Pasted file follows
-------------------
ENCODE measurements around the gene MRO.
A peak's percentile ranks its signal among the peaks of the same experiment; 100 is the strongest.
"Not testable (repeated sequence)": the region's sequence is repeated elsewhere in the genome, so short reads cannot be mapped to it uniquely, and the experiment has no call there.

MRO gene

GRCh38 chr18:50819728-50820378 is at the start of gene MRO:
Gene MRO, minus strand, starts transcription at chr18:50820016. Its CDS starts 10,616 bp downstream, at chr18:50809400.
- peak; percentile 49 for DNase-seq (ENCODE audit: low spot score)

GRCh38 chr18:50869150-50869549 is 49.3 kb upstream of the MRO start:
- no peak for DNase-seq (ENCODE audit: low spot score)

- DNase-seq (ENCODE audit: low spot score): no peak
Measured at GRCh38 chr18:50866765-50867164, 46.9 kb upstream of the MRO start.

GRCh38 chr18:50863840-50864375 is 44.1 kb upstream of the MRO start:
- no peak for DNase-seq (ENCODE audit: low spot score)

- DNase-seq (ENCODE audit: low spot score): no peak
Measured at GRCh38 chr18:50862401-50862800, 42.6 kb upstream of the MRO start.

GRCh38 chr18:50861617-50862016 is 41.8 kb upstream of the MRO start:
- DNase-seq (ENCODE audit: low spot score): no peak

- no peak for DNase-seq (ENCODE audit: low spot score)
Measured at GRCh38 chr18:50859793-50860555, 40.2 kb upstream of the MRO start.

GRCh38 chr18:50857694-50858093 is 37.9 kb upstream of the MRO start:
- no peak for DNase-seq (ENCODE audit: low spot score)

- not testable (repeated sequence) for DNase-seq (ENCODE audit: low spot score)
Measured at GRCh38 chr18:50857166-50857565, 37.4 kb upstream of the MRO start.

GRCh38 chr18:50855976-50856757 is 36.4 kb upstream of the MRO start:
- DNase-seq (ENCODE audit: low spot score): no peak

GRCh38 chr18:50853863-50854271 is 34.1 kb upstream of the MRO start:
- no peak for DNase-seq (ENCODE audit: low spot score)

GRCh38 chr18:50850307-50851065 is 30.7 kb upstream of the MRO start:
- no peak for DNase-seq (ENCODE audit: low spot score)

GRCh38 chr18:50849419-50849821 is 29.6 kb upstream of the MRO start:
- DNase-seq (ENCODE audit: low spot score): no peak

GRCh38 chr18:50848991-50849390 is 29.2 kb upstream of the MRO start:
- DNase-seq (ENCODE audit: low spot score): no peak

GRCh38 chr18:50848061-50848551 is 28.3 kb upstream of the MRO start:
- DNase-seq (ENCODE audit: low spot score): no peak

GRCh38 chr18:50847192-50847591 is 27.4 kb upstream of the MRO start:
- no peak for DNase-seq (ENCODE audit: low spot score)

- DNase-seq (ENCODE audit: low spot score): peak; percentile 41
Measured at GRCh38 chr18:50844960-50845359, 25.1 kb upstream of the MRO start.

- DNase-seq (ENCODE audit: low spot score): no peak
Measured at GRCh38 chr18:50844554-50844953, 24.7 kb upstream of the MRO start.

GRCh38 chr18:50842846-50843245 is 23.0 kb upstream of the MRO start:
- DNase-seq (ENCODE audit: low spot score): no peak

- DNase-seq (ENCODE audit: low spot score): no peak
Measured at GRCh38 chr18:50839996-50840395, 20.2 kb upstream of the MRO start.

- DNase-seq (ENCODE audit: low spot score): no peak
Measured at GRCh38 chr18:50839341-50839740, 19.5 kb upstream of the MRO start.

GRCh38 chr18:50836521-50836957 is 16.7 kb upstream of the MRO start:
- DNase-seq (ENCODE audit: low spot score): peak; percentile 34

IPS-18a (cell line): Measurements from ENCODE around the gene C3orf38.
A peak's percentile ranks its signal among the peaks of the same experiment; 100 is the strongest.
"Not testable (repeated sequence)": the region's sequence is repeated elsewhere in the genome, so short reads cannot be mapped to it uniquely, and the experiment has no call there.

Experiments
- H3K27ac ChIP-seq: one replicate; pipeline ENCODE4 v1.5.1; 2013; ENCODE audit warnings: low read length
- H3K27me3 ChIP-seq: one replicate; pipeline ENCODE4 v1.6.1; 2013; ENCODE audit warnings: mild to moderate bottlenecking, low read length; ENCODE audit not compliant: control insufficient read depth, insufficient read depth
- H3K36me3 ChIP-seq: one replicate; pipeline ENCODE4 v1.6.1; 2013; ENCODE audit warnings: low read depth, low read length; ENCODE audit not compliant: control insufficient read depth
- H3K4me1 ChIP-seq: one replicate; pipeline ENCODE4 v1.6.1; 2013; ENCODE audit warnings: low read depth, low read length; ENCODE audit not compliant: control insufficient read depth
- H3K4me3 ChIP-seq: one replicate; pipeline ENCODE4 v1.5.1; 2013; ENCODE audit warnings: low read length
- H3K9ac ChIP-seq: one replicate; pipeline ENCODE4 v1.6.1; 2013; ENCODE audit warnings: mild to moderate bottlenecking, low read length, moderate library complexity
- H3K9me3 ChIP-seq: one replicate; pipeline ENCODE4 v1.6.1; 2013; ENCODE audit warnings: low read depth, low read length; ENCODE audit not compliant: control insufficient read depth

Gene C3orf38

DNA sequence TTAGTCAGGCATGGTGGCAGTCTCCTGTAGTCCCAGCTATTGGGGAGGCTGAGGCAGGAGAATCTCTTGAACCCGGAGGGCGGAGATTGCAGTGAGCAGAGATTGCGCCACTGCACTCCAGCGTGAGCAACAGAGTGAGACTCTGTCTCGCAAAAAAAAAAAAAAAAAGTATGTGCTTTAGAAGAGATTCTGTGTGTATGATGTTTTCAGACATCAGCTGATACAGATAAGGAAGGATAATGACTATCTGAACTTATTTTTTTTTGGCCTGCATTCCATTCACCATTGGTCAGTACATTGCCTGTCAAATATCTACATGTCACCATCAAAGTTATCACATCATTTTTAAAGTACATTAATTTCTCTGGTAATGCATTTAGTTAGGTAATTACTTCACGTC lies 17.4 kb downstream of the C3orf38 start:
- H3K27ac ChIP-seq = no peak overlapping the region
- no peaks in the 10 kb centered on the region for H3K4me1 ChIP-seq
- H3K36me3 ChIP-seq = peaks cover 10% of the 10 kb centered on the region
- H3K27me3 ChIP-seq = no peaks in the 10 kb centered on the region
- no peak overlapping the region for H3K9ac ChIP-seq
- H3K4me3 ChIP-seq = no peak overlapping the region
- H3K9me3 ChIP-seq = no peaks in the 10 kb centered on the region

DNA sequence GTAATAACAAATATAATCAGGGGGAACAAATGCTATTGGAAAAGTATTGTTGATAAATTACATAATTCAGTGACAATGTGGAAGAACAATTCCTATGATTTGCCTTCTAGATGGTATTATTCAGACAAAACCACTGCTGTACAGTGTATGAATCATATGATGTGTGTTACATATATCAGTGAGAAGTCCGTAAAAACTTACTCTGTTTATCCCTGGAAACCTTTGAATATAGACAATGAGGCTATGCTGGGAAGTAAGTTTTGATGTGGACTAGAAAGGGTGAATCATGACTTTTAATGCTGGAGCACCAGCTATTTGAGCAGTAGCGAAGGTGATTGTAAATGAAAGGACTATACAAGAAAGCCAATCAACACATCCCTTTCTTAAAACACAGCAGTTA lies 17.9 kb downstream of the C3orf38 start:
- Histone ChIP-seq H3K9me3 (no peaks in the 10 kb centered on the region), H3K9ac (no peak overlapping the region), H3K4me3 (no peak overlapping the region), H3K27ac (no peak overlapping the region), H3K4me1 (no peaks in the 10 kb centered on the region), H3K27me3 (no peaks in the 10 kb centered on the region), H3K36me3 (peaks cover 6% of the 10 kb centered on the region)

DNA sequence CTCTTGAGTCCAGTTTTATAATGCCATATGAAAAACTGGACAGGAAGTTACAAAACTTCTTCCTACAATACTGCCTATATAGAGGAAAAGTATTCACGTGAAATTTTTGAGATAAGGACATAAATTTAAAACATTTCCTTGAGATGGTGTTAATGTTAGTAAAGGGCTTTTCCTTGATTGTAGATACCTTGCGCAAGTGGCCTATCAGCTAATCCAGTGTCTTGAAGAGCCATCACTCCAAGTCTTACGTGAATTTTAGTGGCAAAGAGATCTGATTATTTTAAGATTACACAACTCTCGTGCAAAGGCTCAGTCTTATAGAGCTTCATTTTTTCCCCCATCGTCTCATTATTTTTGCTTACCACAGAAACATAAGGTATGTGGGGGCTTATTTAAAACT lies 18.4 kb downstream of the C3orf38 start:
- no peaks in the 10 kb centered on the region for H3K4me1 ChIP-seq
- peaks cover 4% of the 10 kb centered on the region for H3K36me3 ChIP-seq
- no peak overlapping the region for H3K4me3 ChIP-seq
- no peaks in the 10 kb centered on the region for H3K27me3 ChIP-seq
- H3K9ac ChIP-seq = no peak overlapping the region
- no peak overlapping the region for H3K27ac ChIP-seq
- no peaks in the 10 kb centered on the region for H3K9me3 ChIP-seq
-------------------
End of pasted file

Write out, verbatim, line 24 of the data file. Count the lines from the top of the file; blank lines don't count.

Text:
GRCh38 chr18:50855976-50856757 is 36.4 kb upstream of the MRO start: